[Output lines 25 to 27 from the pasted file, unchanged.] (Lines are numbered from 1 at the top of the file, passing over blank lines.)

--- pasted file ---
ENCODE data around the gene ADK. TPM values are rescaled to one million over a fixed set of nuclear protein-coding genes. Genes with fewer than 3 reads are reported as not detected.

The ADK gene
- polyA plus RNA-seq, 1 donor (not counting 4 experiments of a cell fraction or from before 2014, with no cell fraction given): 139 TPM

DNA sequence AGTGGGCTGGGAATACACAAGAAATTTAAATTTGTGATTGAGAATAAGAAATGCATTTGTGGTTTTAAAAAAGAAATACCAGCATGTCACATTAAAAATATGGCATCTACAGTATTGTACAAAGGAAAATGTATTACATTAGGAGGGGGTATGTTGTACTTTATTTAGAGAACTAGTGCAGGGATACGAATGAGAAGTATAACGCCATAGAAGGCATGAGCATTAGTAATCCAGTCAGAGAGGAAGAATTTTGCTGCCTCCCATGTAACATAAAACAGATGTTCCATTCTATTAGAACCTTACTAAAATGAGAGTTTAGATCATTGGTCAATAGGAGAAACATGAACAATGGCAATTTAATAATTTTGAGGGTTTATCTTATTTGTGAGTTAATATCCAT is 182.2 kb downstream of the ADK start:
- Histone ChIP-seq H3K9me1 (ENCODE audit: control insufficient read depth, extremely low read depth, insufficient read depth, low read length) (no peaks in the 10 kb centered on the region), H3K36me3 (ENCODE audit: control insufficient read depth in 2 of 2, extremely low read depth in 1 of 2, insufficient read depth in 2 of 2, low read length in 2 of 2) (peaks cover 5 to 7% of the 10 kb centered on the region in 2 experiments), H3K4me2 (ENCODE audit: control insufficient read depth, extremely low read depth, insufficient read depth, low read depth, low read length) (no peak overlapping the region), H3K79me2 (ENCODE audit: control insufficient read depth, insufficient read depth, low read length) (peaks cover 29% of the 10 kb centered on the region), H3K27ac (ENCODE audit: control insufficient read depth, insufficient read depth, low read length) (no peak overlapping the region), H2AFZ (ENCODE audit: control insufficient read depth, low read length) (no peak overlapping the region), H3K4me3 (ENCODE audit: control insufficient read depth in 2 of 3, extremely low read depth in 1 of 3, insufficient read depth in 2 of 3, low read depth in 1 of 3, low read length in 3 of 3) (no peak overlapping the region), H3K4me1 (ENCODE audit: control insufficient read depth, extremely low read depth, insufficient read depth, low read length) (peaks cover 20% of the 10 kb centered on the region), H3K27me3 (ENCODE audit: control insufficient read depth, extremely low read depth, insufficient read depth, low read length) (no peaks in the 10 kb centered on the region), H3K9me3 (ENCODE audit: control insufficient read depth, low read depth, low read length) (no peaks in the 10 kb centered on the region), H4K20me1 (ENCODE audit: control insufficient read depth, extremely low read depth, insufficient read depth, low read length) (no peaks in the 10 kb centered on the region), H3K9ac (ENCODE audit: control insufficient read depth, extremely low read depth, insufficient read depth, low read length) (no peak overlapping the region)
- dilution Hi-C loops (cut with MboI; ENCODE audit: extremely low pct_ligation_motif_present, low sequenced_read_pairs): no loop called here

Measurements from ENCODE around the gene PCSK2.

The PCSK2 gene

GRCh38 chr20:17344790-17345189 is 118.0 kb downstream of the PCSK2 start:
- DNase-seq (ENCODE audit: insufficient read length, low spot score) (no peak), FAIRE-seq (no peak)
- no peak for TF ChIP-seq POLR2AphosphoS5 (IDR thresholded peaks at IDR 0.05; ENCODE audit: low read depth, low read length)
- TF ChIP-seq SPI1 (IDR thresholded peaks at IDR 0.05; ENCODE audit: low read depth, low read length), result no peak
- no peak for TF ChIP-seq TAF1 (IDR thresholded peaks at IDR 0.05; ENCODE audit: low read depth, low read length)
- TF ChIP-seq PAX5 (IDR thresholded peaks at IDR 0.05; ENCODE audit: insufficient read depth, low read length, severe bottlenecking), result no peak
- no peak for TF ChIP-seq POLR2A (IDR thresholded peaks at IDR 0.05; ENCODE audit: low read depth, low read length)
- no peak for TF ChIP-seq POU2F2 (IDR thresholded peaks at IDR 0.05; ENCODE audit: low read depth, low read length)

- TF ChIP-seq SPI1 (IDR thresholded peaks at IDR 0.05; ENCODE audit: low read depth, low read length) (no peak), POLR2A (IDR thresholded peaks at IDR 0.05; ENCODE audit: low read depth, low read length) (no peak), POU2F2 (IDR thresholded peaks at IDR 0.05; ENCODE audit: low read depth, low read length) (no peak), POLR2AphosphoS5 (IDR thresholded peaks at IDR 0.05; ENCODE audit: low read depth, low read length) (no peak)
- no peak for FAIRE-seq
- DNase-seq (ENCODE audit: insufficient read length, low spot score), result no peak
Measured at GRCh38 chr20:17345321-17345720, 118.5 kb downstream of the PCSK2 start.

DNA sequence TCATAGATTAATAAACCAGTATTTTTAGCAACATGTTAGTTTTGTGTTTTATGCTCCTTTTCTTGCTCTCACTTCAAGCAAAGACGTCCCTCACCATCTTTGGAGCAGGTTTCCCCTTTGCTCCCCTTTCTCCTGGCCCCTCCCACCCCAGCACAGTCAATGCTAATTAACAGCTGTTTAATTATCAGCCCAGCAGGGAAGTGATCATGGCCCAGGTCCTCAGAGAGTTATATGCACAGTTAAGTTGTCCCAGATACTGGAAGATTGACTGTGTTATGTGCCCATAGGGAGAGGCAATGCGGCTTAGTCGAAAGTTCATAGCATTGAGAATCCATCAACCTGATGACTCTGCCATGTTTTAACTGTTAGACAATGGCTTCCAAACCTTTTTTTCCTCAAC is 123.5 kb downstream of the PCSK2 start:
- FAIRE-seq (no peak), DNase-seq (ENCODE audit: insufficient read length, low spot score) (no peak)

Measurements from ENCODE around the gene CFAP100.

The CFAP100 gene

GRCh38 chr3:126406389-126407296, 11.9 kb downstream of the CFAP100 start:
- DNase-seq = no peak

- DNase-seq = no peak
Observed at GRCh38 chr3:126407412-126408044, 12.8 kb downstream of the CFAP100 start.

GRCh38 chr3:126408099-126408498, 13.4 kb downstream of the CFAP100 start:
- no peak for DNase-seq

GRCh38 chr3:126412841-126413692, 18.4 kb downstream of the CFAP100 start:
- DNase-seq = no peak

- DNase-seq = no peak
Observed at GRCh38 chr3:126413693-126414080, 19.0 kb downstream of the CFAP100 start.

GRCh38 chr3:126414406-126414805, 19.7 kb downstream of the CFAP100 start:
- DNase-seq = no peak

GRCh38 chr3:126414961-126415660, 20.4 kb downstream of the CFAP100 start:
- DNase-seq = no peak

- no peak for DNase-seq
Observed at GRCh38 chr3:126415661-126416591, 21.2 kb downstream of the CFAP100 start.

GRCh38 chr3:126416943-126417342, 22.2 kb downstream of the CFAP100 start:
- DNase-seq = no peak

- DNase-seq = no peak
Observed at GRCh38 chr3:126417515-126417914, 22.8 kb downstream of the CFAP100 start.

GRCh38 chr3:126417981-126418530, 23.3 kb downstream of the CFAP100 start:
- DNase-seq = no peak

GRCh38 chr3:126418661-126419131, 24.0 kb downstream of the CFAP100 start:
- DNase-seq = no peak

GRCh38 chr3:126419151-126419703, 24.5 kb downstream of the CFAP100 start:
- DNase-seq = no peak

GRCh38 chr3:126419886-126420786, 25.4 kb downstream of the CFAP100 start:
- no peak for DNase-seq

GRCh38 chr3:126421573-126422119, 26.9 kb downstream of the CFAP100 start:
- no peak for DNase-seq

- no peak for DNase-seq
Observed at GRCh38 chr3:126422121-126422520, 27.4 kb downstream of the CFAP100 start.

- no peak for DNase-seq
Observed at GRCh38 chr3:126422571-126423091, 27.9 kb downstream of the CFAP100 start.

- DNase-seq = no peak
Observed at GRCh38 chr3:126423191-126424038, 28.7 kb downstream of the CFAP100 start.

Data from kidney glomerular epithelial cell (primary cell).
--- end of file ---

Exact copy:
GRCh38 chr3:126406389-126407296, 11.9 kb downstream of the CFAP100 start:
- DNase-seq = no peak

- DNase-seq = no peak